The Independent Voice of Southern Methodist University Since 1915

The Daily Campus

The Daily Campus

The Independent Voice of Southern Methodist University Since 1915

The Daily Campus

The Independent Voice of Southern Methodist University Since 1915

The Daily Campus


With friends like these…

Time for this week’s news quiz: Which head-of-state recently said that the west and the United Nations attempted to perpetrate fraud in last year’s Afghan presidential election?

Hint: It’s the same person that said that the U.S.-led military coalition in Afghanistan is coming close to being seen as an invading force, giving the Taliban insurgency legitimacy as a natural resistance, and that he would join the Taliban if the president of Afghanistan was not permitted to assume control of that country’s Electoral Complaints Commission from the United Nations?

Sounds like someone with a deep-seated hostility—even hatred—towards the United States. Might it be Iran’s America-bashing president, Mahmoud Ahmadinejad? While he certainly does not wish America well anywhere in the world, Ahmadinejad was not the source of this particular diatribe. Perhaps it was Hugo Chavez, who never misses an opportunity to needle Yanqi imperialism? Not him, either. Well then, it must have been Osama bin Laden in one of his recent audiotape messages. Wrong again. Give up?

It was none other than Hamid Karzai.

Karzai? No way! Isn’t he the president of Afghanistan, the country whose people the U.S.-led military forces freed from the repressive Taliban more than eight years ago, enabling Karzai to become, by hook or by crook (mostly by crook) that country’s leader?

Doesn’t he govern a nation being rebuilt, top-to-bottom, by untold billions of American dollars? Isn’t he the corrupt ruler who, despite allying himself with some of the country’s most notorious warlords, would likely be overthrown either by his erstwhile allies or the Taliban within months, if not weeks, without the support of American and allied troops?

Unfortunately it was, indeed, Karzai, whose harangue against his benefactors seems to cast doubt as to his reliability in the fight against terror. Talk about biting the hand that feeds you!

In 2004, after it was reported that American soldiers headed to Iraq were often not being equipped with the latest and best armor, a serviceman queried then Defense Secretary Donald Rumsfeld during a Q and A session about that less-than-ideal situation. Rumsfeld famously replied that, “You go to war with the Army you have, not with the Army you wish you had.” It seems that the same can be said about our wartime allies.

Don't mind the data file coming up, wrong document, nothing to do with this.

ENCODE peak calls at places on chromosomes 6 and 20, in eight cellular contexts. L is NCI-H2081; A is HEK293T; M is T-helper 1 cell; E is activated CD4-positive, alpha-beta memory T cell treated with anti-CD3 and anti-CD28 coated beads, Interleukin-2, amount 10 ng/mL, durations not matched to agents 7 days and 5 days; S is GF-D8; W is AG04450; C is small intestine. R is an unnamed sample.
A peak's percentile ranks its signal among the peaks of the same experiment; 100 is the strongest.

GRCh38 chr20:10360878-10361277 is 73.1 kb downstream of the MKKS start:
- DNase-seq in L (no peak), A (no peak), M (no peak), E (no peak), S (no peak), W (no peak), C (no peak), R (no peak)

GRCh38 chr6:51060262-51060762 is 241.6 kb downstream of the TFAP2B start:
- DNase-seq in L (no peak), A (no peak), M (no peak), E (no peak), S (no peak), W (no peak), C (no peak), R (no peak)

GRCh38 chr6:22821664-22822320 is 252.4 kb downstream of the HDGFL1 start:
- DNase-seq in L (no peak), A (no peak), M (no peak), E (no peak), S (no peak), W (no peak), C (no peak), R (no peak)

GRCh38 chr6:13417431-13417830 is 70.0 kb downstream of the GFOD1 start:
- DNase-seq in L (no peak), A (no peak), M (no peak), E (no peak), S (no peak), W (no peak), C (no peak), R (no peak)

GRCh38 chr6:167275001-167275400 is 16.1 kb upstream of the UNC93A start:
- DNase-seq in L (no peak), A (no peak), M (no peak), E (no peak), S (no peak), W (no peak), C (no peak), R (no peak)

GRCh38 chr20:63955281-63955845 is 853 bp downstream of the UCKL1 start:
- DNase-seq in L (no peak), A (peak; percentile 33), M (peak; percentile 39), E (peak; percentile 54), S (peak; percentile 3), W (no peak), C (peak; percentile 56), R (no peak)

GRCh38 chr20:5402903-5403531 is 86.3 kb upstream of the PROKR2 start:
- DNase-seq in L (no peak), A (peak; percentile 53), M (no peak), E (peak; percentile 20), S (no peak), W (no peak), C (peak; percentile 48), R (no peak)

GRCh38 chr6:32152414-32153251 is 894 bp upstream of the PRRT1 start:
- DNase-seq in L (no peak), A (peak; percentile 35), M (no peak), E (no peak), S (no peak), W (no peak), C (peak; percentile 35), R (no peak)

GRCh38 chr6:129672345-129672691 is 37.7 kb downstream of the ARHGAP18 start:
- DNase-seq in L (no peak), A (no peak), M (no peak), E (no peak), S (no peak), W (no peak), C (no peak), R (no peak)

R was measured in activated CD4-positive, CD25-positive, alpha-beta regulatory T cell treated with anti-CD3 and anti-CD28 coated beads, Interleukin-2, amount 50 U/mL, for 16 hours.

Both in Iraq and Afghanistan, we have had no choice but to cast our lot with some rather unsavory characters. Sure, we would love to have the next Nelson Mandela emerge to inspire his Afghan or Iraqi countrymen with benevolent governance and noble pronouncements about a brighter future. Unfortunately, it seems that the best we can come up with are folks like Nouri Al-Maliki in Iraq and Karzai in Afghanistan, the latter of whose brother, Ahmed Wali Karzai, is reportedly involved in one of the largest heroin-distribution operations in southern Afghanistan (and you thought Billy Carter was a problem brother).

So what are we to do with Karzai? Wouldn’t threatening to withdraw our troops unless he relaxes his western-aimed invective get his attention? Probably not.

First, he knows that we would be bluffing. As Alex Their, a much-respected Afghan analyst recently noted, “There are no better angels about to descend on Afghanistan.” Put another way, as much as we may dislike this guy, his replacement will probably be even worse.

Moreover, Karzai knows that we know that sobering fact, robbing us of whatever leverage over him we otherwise might have.

Second, the far bigger picture dictates that we quietly work with Karzai and his cronies to work out whatever differences we may have rather than engage in counterproductive public jousting. Remember why we are in Afghanistan with a force soon to number (not counting our allies’ contributions) one hundred thousand. We are there not to be Karzai’s enabler, though that appears to have been the invasion’s unavoidable by-product, but, after having removed from power the Taliban and its cohorts—including Al-Qaeda, which perpetrated 9/11—to prevent them from re-establishing a terrorist sanctuary and training base in that country. In other words, we have committed our money and manpower to that far away and inhospitable land to safeguard this country from attack and to protect the freedoms which we hold dear. If we need to suffer rogues like Karzai in the process, so be it, though it would be most helpful were he to get serious about building the foundations of a stable and less-corrupt government which will play an even larger role than military might in winning the hearts and minds of the Afghan populace and keeping the Taliban at bay.

With Karzai, however, it appears we’ll have to take whatever we can get.

If it is any consolation, throughout its wartime history America has had to join forces with far more heinous allies. A prime example occurred during the Second World War, which saw America partner not only with democratic Great Britain and its great wartime prime minister but with communism as well, as represented by the Soviet Union and its tyrannical leader, Joseph Stalin, who may have been responsible for even more deaths than the epitome of evil against whom we formed a coalition of convenience. Compared to Stalin, Karzai is a paragon of virtue.

If we survived Stalin, no doubt we can make do with Karzai. But he does make one hark back to the good old days when the CIA was in the coup-engineering business.

Nathan Mitzner is a junior risk management insurance major. He can be reached for comment at [email protected].

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